He had followed you for several minutes, just enjoying the atmosphere and serenity the planet had to offer. The rustle of grass told him where you were going, and it seemed that you were headed towards the forest surrounding the edges of the meadow. The trees were surprisingly colossal, easily dwarfing Megatron. Their boughs were thick-leaved and interlocking with furry vines twined among them, proving to block most of his view of the forest floor within. He hadn't considered it to be too much of an issue at the time - he'd simply crouched and settled among the grass to watch you clamber over logs and boulders and through fern-like flora with bristles that tugged at your boot-clad ankles.

After a moment, however, when most of your body had begun to become obscured by the underbrush, he'd realized that he could proceed no further. He'd risen to his knees, optics narrowing as he tried to keep track of your form through the underbrush. As soon as he'd opened his mouth to call out to you, he'd heard you cry out in sudden surprise before falling eerily silent.

It had scared him. Never before had he experienced such whole terror. You were hurt and he couldn't get to you.

He'd commed the others in a panic while shouldering his way through the trees, oblivious to the harsh screech of bark against his plating, scratching the paint and tearing at his extremities. Desperation was the only thing fueling him, the fear of the unknown driving him to follow where he'd seen you last. He'd narrowly avoided crawling helm-first into a ravine - hip-deep to him but potentially deadly for you.

You had slipped. He could see you lying in the bottom, frighteningly still.

He didn't remember much of what happened after that. It all seemed to blur together in the back of his processor, coalescing into brief images - like snapshots. The others arriving, easily making their way through the path of rent and torn trees he'd cleared in his half-minded haste. Their alarm, shock, and concern. One of them called the ship, requesting an immediate and emergency pickup - medical emergency. One of the smaller 'Bots had crawled down into the ravine to fetch you - he vaguely recalled cradling your limp and broken form carefully against his chassis, staring down at you and wondering why you were unconscious - you looked fine. Outwardly, you looked fine - why weren't you waking up?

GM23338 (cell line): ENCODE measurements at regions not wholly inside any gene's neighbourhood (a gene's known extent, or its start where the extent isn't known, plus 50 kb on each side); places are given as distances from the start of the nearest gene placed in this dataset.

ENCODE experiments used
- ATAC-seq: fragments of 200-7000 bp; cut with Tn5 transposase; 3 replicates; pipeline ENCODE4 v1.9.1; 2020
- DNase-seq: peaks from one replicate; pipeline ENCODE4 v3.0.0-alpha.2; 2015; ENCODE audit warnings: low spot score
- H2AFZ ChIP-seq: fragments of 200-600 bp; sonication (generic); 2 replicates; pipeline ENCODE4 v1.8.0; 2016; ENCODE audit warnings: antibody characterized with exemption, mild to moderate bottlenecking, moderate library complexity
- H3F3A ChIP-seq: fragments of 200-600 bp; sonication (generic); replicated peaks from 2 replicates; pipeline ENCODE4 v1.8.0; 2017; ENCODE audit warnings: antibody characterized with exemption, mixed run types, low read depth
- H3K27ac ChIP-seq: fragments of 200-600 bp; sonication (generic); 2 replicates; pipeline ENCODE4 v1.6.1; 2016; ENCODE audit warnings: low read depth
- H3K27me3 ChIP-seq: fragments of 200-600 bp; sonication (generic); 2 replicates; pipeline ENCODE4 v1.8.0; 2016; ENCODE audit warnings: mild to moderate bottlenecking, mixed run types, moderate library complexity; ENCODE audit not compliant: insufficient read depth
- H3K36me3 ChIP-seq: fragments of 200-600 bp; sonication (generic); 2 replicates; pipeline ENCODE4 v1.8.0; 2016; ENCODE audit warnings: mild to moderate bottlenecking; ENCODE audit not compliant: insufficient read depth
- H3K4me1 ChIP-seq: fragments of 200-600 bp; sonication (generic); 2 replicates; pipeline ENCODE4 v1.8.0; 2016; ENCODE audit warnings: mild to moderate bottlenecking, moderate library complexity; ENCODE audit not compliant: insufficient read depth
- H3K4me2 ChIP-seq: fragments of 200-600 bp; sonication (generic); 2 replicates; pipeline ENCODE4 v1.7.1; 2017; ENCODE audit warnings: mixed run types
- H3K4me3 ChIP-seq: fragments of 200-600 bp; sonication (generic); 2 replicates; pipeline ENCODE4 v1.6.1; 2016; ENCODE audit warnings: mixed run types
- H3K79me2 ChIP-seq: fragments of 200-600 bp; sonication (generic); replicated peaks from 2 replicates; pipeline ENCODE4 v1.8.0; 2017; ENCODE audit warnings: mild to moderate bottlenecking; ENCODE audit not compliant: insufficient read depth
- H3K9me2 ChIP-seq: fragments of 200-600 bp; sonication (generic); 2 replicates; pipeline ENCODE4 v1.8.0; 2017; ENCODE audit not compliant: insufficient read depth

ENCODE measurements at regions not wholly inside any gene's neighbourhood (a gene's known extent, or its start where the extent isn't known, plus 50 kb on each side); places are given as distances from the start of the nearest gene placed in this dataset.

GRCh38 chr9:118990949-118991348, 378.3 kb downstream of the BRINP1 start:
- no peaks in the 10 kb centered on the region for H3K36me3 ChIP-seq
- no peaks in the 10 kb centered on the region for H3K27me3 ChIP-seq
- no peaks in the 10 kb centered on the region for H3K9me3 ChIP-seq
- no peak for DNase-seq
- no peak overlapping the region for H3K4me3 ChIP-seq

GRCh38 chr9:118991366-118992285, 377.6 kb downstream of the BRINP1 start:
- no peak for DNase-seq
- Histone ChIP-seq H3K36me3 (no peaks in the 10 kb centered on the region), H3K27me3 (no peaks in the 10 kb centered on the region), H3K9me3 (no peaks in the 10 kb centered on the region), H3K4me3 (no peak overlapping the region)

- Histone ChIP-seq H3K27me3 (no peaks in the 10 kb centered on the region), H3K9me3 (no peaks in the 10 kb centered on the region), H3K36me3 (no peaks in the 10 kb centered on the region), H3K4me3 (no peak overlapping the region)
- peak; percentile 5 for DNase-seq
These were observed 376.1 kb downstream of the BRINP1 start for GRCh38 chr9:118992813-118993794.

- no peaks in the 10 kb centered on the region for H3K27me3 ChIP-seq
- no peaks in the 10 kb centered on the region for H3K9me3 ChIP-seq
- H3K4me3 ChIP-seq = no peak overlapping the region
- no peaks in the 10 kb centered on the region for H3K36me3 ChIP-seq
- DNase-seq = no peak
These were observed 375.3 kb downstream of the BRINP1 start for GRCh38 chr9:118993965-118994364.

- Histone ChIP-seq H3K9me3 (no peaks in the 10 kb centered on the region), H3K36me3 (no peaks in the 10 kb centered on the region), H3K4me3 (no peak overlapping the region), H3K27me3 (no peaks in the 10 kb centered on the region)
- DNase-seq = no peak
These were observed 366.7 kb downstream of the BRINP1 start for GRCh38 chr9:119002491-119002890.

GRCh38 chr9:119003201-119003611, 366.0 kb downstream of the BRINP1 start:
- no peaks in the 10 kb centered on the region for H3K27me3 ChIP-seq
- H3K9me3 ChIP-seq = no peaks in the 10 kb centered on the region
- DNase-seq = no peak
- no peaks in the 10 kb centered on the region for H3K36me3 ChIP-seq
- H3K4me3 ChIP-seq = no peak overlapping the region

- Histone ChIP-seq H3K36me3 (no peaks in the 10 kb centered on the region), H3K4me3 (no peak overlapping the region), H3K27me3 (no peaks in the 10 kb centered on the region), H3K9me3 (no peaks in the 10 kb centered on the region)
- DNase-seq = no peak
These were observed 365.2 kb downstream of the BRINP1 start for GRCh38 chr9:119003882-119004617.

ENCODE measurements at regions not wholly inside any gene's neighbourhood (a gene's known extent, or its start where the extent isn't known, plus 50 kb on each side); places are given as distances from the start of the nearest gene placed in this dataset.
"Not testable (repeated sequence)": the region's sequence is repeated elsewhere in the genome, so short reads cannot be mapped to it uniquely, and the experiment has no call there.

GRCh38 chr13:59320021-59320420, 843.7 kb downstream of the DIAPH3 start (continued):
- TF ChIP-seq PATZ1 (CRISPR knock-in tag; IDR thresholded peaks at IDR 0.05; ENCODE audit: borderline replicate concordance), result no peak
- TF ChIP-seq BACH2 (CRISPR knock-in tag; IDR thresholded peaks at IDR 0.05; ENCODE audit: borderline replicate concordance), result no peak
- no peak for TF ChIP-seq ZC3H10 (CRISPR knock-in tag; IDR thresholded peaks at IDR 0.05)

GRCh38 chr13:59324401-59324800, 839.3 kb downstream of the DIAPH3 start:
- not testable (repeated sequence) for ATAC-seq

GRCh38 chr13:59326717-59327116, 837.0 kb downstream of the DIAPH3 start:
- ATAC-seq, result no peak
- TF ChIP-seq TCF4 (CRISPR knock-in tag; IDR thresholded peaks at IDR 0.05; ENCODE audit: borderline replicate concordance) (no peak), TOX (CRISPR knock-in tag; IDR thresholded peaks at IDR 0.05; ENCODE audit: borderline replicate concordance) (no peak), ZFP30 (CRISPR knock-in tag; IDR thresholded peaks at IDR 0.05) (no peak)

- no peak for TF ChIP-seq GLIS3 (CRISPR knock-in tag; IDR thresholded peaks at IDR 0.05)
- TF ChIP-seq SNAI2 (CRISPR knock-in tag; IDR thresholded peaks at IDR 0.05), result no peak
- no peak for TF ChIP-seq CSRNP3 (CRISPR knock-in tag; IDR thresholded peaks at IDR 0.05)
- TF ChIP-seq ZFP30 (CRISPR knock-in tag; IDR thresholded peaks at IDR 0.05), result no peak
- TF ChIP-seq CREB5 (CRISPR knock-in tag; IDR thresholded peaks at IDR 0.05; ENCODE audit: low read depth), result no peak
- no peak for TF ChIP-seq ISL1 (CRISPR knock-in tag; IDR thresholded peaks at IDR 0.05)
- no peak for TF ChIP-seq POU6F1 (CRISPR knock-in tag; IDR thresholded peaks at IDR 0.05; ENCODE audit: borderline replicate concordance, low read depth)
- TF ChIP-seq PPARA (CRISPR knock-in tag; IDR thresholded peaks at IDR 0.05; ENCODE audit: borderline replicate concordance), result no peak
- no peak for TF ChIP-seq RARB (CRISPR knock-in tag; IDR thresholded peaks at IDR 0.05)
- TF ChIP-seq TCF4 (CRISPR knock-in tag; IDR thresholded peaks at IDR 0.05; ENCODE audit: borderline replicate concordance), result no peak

Somehow, they'd gotten back to the Lost Light. Someone had yelled at him to stop hovering - had it been Ratchet? Or Ultra Magnus? He couldn't remember. He'd been forcibly moved out of the medical bay, shoved into the corridor and left reeling and set deeply in a state of shock. Rodimus had showed up at some point, had sat him down against the bulkhead and tried to coax answers out of the large gray mech. He'd had none to give. Eventually, Rodimus had given up, and had once again left Megatron to himself.

He didn't know how long he'd sat there, waiting - waiting for something, anything, to happen. It had, eventually. The door had opened, revealing Ratchet's weary-looking frame and dimmed optics. A fresh surge of apprehension had cut through the numbness, and Megatron had almost been too afraid to ask of your fate. Fortunately (or perhaps unfortunately), Ratchet had spared him the grief of making the decision.

"It...doesn't look good," the medic had begun, moving to sink down to the floor next to the ex-warlord. "She took a rough tumble. Sustained severe cranial damage and internal hemorrhaging. I...I don't know if she's going to wake up from this, Megatron. I've never been that talented in human medicine." He growled beneath his breath, scraping his borrowed servo down his faceplate. "Frag. If I'd studied up on it more, I would've been more prepared for something like this," he lamented angrily. "I was too stubborn. Now she might pay the price for it."